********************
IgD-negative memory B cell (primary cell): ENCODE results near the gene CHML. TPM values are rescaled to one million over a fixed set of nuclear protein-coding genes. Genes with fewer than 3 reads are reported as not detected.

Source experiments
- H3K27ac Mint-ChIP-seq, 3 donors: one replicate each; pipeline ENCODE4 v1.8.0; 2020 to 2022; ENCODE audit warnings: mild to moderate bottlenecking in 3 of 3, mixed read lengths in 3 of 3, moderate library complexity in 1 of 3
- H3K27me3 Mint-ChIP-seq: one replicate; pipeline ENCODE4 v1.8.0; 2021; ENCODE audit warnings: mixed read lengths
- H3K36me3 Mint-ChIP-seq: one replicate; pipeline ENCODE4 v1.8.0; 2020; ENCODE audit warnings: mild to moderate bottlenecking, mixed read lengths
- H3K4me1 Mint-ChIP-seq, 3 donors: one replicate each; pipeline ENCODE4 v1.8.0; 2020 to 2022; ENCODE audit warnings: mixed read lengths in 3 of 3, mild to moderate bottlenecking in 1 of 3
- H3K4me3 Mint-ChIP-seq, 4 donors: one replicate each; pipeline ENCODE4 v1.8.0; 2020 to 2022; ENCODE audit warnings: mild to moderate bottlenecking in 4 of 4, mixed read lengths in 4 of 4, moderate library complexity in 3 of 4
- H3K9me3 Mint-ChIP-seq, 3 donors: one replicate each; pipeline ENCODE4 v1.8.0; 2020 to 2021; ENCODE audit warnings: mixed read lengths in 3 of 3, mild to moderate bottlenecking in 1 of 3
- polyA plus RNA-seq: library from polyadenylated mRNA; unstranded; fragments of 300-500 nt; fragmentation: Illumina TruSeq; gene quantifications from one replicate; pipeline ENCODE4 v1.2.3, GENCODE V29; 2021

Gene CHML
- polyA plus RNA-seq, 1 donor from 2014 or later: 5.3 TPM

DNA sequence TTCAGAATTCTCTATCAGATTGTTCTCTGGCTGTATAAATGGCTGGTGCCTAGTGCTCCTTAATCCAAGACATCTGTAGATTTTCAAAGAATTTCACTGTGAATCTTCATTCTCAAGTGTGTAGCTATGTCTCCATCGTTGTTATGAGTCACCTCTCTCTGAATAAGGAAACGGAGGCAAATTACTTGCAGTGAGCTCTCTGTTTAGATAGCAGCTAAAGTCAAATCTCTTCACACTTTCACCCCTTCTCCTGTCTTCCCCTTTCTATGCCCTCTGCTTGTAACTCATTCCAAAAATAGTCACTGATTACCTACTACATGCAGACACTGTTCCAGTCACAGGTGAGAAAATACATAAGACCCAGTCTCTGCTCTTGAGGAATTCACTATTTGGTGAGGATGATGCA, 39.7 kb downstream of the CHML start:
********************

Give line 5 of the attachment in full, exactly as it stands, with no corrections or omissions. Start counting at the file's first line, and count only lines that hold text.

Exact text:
- H3K36me3 Mint-ChIP-seq: one replicate; pipeline ENCODE4 v1.8.0; 2020; ENCODE audit warnings: mild to moderate bottlenecking, mixed read lengths